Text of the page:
I’ve spent a lot of time dreaming about Hawaii over the past year, which makes me a good part of the US – as that recently reportedTourists have already started flocking to the islands. Sheldon Simeon, head chef at Maui’s Tin Roof, noticed this trend. And while the third-generation local greets visitors, he admits the past few weeks have been a bit overwhelming. „I think our community wasn’t ready for so many tourists to return to the state,” he says. „I think it’s our duty to educate them and be respectful of what we have.” His new cookbook, Cook real Hawaiiis in part intended to do just that.

Embedded in recipes for foods that feel typical of Hawaii – like chicken hekka, the Simeon as “something Janese-rooted and Janese-based, but it’s not found in Jan; it can only be found in Hawaii ”- Simeon and co-author Garret Snyder examine the colonial history of Hawaii and the people and forces that led to its unique, vibrant food culture. „The outside perception of Hawaii is very resort-like, amusement park-like – it might just be the hula skirts and the mai-tais and that stuff, but when you dig deeper it’s a lot richer,” says Simeon. „I hope so [Cook Real Hawai‘i readers] have a different idea of ​​what hawaii is. „

Simeon also hopes that the people who buy his book will actually cook from it. „Nothing is worse than a cookbook that you can’t cook from,” he says. And so the recipes are accessible and at the same time show the diverse influences of Hawaiian cuisine. Take the Butter Mochi chocolate birthday cake recipe, for example. It’s a tin roof variant of the Filipino Bibingka and, according to Simeon, “so easy to prepare” – in addition to a very entertaining meal with rainbow sprinkles and (optional) pop rock. „It’s one of those things that people place an order on and look down and say, ‘I need one of these,'” he says.

A visit to Tin Roof is still out of reach for most of us, but doing this is a very close, next-best thing.

Chocolate Birthday Cake Butter Mochi

For 12 people

Butter mochi is the best. These coconut and rice flour cake bars (a cousin of the Filipino Bibingka) are the perfect mix of chewy, mushy, dense and sticky and are some of the most popular island desserts around.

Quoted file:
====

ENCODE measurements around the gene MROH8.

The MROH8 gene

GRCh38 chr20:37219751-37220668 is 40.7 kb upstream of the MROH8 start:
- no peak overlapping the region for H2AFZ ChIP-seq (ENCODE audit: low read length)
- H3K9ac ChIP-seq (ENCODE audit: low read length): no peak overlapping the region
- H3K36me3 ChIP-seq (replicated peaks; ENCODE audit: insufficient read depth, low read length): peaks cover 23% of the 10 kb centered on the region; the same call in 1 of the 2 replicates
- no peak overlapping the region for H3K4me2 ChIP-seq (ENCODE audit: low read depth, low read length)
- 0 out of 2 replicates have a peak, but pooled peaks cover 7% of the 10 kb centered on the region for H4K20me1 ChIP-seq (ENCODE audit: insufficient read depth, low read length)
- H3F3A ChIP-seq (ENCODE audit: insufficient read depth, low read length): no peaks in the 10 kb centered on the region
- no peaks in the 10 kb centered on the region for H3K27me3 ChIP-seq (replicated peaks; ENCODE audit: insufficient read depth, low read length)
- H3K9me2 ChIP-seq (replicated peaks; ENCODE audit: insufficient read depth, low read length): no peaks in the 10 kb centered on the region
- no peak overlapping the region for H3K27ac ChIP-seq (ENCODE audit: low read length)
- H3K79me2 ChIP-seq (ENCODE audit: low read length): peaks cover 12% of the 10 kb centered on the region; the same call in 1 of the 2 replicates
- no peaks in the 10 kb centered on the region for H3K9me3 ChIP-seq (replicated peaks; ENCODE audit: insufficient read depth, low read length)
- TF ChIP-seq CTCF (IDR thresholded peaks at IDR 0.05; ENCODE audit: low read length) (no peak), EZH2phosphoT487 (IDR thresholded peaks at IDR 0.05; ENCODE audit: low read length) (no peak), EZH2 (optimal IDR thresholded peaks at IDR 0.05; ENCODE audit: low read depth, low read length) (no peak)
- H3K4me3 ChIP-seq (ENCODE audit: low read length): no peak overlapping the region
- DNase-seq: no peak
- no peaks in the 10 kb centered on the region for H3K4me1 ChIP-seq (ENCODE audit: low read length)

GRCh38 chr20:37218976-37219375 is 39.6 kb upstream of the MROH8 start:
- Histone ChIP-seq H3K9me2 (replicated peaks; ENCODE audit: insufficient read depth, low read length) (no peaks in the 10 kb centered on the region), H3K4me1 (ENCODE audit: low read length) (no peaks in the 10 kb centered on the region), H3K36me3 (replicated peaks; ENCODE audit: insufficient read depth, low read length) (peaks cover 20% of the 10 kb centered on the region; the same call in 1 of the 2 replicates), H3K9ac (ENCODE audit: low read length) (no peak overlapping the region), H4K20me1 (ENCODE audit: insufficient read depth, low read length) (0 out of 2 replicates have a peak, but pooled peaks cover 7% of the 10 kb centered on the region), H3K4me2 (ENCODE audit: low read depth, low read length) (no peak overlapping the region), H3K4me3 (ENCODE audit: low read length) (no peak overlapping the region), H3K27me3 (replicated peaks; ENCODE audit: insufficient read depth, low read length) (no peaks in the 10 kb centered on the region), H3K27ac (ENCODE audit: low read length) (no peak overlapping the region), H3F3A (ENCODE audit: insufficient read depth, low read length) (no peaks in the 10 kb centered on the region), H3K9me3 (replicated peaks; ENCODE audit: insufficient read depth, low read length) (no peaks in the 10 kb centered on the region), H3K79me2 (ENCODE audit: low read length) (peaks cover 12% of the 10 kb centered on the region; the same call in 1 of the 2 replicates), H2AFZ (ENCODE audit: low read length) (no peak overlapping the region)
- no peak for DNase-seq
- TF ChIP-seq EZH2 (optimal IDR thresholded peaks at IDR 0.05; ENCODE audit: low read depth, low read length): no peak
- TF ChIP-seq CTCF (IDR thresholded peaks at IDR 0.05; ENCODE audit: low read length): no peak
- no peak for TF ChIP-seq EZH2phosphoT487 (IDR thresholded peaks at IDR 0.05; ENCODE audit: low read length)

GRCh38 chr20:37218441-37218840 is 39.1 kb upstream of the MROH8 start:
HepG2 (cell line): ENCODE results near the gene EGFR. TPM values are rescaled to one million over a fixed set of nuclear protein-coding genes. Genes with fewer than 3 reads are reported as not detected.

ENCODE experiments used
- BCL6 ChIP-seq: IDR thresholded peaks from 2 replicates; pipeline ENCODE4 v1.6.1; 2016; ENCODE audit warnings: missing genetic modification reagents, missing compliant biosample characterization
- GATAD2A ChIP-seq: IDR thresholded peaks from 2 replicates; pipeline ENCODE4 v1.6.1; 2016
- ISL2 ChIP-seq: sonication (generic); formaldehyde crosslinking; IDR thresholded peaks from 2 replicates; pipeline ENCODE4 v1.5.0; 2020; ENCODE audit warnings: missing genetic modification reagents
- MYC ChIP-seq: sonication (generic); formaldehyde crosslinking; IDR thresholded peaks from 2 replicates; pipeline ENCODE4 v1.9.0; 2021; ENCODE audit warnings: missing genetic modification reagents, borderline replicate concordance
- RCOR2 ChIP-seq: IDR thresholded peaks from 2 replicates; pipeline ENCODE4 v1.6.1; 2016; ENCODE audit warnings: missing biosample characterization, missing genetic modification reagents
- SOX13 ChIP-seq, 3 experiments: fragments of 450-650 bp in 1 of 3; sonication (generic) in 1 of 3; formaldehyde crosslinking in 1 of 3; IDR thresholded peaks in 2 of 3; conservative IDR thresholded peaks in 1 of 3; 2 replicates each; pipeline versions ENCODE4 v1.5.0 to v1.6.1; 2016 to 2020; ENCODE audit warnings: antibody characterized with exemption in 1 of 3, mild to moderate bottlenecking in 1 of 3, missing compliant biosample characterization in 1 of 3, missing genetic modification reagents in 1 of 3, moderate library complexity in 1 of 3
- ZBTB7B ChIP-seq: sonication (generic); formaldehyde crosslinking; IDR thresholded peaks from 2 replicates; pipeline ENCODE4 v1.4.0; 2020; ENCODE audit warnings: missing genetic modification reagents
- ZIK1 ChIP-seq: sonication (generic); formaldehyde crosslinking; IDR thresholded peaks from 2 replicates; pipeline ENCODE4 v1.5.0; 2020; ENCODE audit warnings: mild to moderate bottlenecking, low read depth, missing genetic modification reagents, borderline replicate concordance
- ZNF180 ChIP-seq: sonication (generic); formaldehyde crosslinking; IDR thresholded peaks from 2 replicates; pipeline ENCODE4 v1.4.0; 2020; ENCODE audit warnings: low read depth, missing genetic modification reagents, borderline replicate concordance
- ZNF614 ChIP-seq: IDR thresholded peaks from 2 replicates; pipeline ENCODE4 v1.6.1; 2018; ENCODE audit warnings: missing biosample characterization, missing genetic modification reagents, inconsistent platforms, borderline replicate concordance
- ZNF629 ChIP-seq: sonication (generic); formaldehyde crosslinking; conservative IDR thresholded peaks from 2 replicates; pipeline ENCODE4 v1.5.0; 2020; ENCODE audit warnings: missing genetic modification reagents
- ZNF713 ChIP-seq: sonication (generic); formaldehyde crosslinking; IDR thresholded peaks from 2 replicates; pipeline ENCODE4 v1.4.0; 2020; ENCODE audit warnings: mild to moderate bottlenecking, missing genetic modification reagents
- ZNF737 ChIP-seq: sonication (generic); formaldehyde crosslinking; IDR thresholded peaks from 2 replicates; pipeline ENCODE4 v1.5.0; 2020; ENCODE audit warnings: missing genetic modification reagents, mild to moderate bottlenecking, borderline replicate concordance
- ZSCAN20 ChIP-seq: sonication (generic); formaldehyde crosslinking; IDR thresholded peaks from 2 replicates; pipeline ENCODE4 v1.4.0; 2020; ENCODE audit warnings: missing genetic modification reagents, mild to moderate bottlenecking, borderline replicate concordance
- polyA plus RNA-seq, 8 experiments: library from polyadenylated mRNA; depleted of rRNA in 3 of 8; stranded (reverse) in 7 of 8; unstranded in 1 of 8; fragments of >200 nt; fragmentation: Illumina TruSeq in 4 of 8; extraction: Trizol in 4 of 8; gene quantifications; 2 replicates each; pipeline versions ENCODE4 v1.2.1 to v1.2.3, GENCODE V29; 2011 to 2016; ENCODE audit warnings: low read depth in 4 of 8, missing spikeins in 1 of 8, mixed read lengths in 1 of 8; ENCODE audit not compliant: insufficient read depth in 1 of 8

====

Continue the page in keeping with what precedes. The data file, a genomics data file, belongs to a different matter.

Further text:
Plain old butter mochi is great, but the kind we do at Tin Roof – developed after hours of „research” – is on another level. Stoner food to the max. We’ll start with chocolate butter mochi, which has the texture of soft-baked brownies, then spread it out with an absolutely plain frosting of creamy peanut butter, raw sugar, and pop rocks. Finally, we shower the top with rainbow sprinkles because it’s like throwing yourself a mini birthday party. What more do you want


For the butter mochi:
12 tablespoons (1½ sticks) of salted butter, cut into pieces, plus more for greasing
1 cup of semi-sweet chocolate chips
2 cups of granulated sugar
3 large eggs
2 teaspoons of vanilla extract
1 (12 ounces) can evorier milk
1 (13.5 oz) can of full-fat coconut milk
3 cups mochiko (sweet rice flour)
1 tablespoon of baking powder
¼ cup unsweetened cocoa powder

For icing and topping:
1 cup of creamy peanut butter
1 cup of demerara or turbinado sugar
¼ cup Pop Rocks candy (optional)
Rainbow scatters


Step 1: For the butter mochi: Preheat the oven to 350 ° F. Grease a 9×13 baking pan.

Step 2: In a microwaveable medium-sized bowl, microwave the butter and chocolate chips to melt in 30 second increments, stir as needed, and repeat until just melted.

Step 3: Pour the granulated sugar into the melted chocolate and stir until everything is well mixed. Add the eggs one at a time and mix well after each addition. Stir in vanilla, milk and coconut milk.

Step 4: Mix the mochiko, baking powder and cocoa powder evenly in a large bowl. Fold the chocolate mixture into the dry ingredients, stirring, until everything is well mixed. When the batter is completely smooth, pour it into the prepared pan.

Step 5: Bake for about 1 hour until a toothpick inserted in the center comes out clean. Let cool slightly.

Step 6: In the meantime, for the frosting: In a bowl with an electric mixer, beat the peanut butter and demerara sugar together vigorously until they have the texture of a frosting.

Step 7: When the butter mochi is still slightly warm, spread the frosting evenly over the top. Sprinkle with Pop Rocks (if used) and sprinkle over the shower. Allow to cool to room temperature, then cut into 2-inch squares and serve.

Reprinted with permission from Cook real Hawaii by Sheldon Simeon and Garrett Snyder, Copyright © 2021. Published by ClarksonPotter / Publishers, reprinted by Penguin Random House.
Photography copyright: Kevin J. Miyazaki © 2021.

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